US-backed Syria force hopes for total evacuation of Baghouz

The SDF has said it wants to ensure all civilians have been evacuated from the besieged enclave before launching a final assault

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The US-backed Syrian force that is waging the final battle against ISIS in Baghouz says that it hopes to complete the evacuation of people who wish to leave the last sliver of the group’s territory on Thursday.

The Syrian Democratic Forces (SDF) have laid siege to the final ISIS-held area but is waiting for all civilians to leave the enclave before it begins what it says will be the final offensive to liberate the pocket.

Thousands of people, both civilians and fighters, have streamed out of Baghouz in recent weeks, leaving camps holding those who left overwhelmed. Many ISIS fighters have surrendered amid a lack of food, water and medical supplies.

"The evacuation operations will continue today too and we hope they will be completed today," SDF commander Adnan Afrin said.

After a long humanitarian pause, the offensive to retake the area was resumed on Friday, but the advance has been stalled by ISIS resistance and the presence of more civilians in the pocket.

According to the SDF, scores of ISIS fighters left Baghouz on Thursday. They were screened and searched for concealed weapons and explosives.

The men were divided into three groups, Syrians, Iraqis and other nationalities.

The battle for Baghouz is significant because it would represent the end of ISIS’s state project that its leader Abu Bakr Al Baghdadi announced in July 2014.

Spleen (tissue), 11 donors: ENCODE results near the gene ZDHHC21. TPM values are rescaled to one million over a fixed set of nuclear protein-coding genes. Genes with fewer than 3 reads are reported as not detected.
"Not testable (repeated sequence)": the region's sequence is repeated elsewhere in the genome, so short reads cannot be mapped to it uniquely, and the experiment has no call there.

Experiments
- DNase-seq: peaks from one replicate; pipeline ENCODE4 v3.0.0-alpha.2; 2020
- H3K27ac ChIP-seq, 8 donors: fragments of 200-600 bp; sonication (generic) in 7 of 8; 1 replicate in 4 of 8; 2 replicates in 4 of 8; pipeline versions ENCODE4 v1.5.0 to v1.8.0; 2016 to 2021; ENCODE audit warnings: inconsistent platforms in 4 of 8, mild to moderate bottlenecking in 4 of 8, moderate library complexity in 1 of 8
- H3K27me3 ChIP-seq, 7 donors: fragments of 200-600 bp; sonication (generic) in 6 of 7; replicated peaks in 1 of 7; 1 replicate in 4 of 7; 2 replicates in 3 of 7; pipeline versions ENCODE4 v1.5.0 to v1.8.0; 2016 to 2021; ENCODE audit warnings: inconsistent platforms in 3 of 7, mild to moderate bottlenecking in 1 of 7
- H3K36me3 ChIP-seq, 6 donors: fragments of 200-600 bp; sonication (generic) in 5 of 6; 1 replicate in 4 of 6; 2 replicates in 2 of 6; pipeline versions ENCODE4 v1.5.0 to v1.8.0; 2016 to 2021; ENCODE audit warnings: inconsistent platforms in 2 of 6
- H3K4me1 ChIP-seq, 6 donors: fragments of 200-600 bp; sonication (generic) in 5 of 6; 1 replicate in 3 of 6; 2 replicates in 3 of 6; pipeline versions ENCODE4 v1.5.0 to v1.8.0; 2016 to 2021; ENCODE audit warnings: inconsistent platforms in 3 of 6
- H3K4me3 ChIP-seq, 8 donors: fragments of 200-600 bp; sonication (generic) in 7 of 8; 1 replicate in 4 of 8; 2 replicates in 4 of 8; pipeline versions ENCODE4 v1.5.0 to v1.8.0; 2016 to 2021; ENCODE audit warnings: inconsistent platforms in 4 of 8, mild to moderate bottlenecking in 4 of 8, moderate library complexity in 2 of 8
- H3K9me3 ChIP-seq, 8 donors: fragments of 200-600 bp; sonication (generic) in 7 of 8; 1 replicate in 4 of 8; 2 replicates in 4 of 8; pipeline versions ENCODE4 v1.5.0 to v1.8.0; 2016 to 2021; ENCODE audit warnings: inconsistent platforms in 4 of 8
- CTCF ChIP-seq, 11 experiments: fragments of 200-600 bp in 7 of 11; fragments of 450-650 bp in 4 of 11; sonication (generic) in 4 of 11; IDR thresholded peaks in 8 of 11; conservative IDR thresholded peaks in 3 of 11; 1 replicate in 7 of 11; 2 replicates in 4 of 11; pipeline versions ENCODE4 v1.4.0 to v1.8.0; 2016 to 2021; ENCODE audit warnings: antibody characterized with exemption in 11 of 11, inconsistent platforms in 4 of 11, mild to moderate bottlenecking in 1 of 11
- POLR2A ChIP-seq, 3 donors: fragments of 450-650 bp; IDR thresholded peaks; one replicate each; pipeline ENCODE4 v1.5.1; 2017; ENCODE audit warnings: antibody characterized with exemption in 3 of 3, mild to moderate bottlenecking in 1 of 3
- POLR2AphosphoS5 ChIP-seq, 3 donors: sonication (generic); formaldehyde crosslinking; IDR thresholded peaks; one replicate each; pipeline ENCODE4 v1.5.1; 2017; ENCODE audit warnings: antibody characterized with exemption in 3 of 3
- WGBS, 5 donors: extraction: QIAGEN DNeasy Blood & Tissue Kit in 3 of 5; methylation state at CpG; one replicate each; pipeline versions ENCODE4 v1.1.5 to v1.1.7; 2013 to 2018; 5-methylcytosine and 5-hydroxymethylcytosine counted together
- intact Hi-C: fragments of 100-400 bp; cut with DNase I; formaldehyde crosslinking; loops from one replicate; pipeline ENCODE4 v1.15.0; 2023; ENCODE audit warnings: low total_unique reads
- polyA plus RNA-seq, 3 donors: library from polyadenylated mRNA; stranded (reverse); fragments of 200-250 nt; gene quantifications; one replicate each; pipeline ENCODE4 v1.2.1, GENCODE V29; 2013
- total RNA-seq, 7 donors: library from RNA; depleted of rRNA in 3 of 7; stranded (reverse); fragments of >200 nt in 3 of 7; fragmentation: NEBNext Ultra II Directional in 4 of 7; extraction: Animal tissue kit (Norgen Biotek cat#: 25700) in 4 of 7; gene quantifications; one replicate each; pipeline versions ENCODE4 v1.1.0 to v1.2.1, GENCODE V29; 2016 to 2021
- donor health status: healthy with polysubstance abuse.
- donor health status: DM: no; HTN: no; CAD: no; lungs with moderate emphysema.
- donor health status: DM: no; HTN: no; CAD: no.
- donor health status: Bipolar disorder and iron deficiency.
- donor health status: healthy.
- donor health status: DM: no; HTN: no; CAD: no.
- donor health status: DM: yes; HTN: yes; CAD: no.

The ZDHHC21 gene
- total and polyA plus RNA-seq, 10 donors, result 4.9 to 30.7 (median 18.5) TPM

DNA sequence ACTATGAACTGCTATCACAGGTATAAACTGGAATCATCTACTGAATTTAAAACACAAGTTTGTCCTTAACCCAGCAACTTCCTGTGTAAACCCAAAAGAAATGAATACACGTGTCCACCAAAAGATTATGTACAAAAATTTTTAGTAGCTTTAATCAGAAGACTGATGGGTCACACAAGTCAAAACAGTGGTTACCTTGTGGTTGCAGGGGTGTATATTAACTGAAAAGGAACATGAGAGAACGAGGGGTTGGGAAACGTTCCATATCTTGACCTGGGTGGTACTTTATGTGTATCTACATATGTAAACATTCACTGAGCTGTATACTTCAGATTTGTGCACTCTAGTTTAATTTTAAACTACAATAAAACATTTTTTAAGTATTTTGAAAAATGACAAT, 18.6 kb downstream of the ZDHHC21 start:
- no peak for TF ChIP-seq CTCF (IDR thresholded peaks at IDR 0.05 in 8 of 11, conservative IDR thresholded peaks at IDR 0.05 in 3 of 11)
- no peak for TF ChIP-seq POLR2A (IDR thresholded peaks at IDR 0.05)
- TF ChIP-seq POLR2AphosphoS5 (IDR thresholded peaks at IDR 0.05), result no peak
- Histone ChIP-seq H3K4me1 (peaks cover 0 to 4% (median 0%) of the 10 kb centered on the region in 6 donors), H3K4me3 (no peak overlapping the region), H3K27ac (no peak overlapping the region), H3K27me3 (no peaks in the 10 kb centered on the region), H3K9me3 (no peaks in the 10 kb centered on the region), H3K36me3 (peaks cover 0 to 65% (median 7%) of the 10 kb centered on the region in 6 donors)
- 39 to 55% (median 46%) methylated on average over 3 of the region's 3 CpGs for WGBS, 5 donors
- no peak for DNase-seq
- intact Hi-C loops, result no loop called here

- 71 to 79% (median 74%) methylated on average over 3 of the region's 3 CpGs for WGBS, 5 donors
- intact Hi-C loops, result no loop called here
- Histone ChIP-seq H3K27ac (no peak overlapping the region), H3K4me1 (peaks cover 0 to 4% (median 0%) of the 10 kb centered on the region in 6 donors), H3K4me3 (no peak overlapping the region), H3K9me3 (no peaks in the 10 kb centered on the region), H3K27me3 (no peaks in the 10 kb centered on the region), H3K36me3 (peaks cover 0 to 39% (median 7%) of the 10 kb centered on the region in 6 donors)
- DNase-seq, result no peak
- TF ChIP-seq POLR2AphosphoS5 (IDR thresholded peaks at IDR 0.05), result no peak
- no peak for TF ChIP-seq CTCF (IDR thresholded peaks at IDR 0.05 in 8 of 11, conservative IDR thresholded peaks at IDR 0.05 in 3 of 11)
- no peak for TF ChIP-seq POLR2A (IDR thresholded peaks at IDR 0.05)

In the past four and a half years, battles have been waged across Iraq and Syria to wrestle territory back from the group and this half a square mile pocket represents the last vestiges of an entity that once stretched the size of Jordan.

But not all of the ISIS fighters in Baghouz are surrendering. Hundreds were caught on Thursday trying to escape the last scrap of land. Some 400 Islamic State fighters were captured trying to leave Baghouz along with smugglers, a senior SDF commander said.

A group of fully veiled women being evacuated from Baghouz on Wednesday shouted "Allahu Akbar" (God is Greatest) as they gathered near a checkpoint where the SDF were searching them and one hit a journalist with a can of tuna.

Among those who came out on Wednesday were 11 captive children from the Yazidi community. ISIS subjected the Yazidis to mass slaughter and enslavement in what the United Nations called a genocide, after overrunning the community's heartland of Sinjar in Iraq in 2014.

Four Shiite Muslim children abducted from the Iraqi city of Tel Afar four years ago were also freed and the SDF would try to reunite them with their parents said Mustafa Bali, a spokesman for the militia.

Some fighters are also still hiding out in remote desert areas or have gone underground to wage a guerrilla insurgency.

As Western countries ponder what to do with their nationals that have fought for ISIS and left the group's territory, many of them languishing in Kurdish prisons, Sweden offered a new proposal on Thursday.

It floated the idea of an international tribunal to try foreign fighters who have fought alongside the militant group in Syria.

Swedish Justice Minister Morgan Johansson says he "sees great advantages to be able to convict those who have committed crimes" in connection with the fighting.

He said on Thursday after a meeting of the European Union's Justice and Home Affairs Council in Brussels, "here is a situation where I believe we can use the same model" as the international tribunals that investigated the atrocities in Rwanda and Yugoslavia.

The Swedish plan had not been discussed.

Other countries have chosen to pass their nationals on to Iraq, allowing them to be prosecuted through the Iraqi judicial system for crimes committed on Iraqi territory.

Iraqi Prime Minister Adel Abdul Mahdi said last week that Baghdad could help transfer foreign fighters from Syria to his country to face trial due to concerns about their trials taking place under the Syrian Kurds, who are a non-state actor and do not have a fully legitimate legal system.